What our text books do not say

Published: November 12, 2011
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My students seemed to be stuck in a romanticised past where Islamic empires and caliphs were the dominant paradigms.

While having class discussions with my sociology students sometime back, I noticed that some of my students, although very bright and intellectually capable, seemed to be uneasy with various debates within the stream of sociology about topics that are considered taboo in our society.

However, what struck me most was their constant reliance on pinning down problems in the societal realm of Europe to the continent being not impacted by Islam.

Their reference point always seemed to be the ‘glorious age of Islam’-the years of Madinah republic. My students seemed to be still living in a romanticised past where Islamic empires and caliphs were the dominant paradigms ruling the globe economically, politically and militarily. They seemed to be enveloped in seams of denial-history, as it seemed, was all about what their textbooks had drilled into their minds in the formative years of their life from grades one to eleven.

I inquired from them if the ‘Age’ had been so glorious and virtually free of any conflict and disharmony, then why is it those three out of four caliphs that immediately followed the Holy Prophet (pbuh) were assassinated. If the ideal society had been formed, why was it that not even the grandson of the Holy Prophet (pbuh) was not spared at the hands of a Moslem army after only 63 years of his death?

Complete silence resonated in class.

Who was to be blamed for this impasse?

When reflecting upon the whole scenario, I tried to find out the roots of this pervasiveness of ‘dysfunctional utopia.’

It is my reasoning that for this utopia to be there in the first place, it is we who deserve to be held accountable.

Our history textbooks, for decades a tool for the ultra-nationalists and self-styled ‘know-alls’ ignored many of the facets of alternative history-obscuring personalities ranging form Bhagat Singh to Martin Luther King.Jr, never to be studied or appreciated for their mammoth roles in history.  We are guilty of presenting a clearly ideological scribe version of history never having the critical component, always sure of our heroes and villains.  We also tend to ‘otherise’ the latter, dehumanizing them in the worse precedents of living in the cave named the ‘façade of grandeur.’

The problems do not end here. We seem to impart to our students a much distorted version of history as well, one that suits our religious dogma, nationalist aspirations and ‘comfort’ zones.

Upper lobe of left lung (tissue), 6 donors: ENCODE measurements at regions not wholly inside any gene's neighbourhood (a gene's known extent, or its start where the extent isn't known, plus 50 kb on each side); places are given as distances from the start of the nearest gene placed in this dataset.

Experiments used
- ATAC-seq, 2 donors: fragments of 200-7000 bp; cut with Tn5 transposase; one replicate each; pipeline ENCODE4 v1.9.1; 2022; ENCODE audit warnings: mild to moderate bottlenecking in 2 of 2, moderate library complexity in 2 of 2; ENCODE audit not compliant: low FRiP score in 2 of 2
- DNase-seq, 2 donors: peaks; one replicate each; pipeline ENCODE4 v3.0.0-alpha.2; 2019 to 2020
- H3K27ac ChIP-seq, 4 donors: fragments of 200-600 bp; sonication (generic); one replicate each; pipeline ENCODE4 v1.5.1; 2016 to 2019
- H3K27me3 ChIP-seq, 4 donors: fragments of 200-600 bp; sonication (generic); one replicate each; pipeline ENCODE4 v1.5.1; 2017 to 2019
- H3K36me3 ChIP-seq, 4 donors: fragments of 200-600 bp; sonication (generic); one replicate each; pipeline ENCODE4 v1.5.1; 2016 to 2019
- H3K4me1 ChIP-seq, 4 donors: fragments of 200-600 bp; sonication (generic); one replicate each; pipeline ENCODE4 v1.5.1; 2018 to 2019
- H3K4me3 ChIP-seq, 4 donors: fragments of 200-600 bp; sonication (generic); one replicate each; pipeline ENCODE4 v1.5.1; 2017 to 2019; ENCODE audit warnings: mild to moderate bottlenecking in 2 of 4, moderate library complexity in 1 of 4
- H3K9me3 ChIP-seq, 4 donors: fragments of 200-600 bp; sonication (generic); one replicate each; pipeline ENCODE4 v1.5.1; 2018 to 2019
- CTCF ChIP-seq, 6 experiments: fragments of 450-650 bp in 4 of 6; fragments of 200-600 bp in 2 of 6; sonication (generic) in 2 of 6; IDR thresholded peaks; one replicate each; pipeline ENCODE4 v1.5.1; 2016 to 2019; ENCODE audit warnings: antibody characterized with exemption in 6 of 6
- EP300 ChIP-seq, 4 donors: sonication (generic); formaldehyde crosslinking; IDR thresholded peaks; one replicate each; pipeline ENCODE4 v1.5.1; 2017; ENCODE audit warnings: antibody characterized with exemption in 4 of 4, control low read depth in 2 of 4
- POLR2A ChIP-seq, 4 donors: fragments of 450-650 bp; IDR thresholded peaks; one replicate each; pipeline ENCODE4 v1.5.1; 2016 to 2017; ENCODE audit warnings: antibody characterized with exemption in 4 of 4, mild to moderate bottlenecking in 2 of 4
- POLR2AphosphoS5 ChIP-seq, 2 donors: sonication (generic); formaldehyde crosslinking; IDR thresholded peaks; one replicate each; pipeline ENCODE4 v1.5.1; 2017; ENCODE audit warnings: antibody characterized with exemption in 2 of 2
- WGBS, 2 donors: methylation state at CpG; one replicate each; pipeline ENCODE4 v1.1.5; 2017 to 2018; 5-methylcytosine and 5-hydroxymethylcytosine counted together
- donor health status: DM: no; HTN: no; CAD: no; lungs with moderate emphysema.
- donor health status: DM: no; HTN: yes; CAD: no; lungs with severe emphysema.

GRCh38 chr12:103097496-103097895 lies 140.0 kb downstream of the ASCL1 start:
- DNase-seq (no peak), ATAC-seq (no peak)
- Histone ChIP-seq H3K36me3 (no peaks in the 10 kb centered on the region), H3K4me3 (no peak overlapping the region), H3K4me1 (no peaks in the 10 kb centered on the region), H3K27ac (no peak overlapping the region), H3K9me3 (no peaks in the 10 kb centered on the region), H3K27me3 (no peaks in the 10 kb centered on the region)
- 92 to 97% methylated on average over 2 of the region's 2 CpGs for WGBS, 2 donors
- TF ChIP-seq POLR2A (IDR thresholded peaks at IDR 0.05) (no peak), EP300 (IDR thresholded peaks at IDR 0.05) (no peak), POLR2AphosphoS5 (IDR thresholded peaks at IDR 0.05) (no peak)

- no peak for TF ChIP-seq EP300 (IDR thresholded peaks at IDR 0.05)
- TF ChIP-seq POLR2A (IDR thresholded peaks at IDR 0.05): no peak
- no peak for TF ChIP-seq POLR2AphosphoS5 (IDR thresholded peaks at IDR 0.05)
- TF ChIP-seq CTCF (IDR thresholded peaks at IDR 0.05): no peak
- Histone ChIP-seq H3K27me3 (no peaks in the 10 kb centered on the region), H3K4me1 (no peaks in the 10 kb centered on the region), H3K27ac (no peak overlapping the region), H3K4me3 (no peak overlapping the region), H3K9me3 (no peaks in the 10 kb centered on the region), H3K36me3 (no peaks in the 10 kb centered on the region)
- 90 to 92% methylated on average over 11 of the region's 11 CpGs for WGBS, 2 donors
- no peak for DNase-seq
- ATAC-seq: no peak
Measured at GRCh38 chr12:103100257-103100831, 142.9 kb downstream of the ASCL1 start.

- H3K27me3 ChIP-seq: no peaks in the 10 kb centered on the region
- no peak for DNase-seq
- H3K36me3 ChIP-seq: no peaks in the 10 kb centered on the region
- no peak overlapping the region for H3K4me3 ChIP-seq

Why do not our textbooks recongise the significance of Gandhi, who along with Jinnah literally spearheaded the movement against the Raj. Why do we paint him as the arch-enemy of Jinnah when the latter himself held deep respect for him?

When detailing the various ventures of Moslem generals throughout history ranging from Muhammad bin Qasim to Tariq ibn e Ziyad, why don’t our textbooks mention the fate that these generals suffered at the hands of Moslems themselves.

Why is there made no mention of the fact that Alhambra was designed by a Jewish court bearer of the Abbasid caliph?

Why, when titling Iqbal as the poet of the nation, do we forget the countless ‘kufr’ fatwas that were labeled against him and by whom?

Why don’t we remember that Jinnah himself hailed from a community that is not the dominant sect in Pakistan and has been constantly targeted ever since the country’s creation?

Europe of the medieval ages seemed to suffer from the same malaise 500 years ago. The Turk was presented as the pinnacle of deviance from civilisational norms while the Persian was deemed too patriarchal, ignorant and haughty.

They partially learnt from the consequences of their terrible otherisation in the period of Renaissance. However, much still needs to be done in their spheres of academic inquiry too as made clear by Edward Said in his brilliant work of ‘Orientalism.’

Moslems, as well as Pakistanis should try to solicit historical scrolls of the ‘other’ since giving our future generations a distorted version of history would not serve any purpose. On the other hand, giving them a critical impetus would make them more comfortable about their own conflicts, roots and societal norms. At the same time, they would be better equipped to learn from the ‘Missing Chapters’ which is instrumental both for prospects of academic excellence and well rounded understanding of forces at work in the current geopolitical scenario.

Since people who do not learn from history, often have to repeat it – I hope the message is well received by those who are in charge of designing the minds of future Pakistanis.

Taimur Arbab

Taimur Arbab

A former sub-editor at The Express Tribune, college teacher of Sociology and English Language and a graduate student at Aga Khan Institute for Educational Development, who leans toward the left side of the political spectrum and looks for ideas for his short stories and poems in the everyday happenings of life.

The views expressed by the writer and the reader comments do not necessarily reflect the views and policies of The Express Tribune.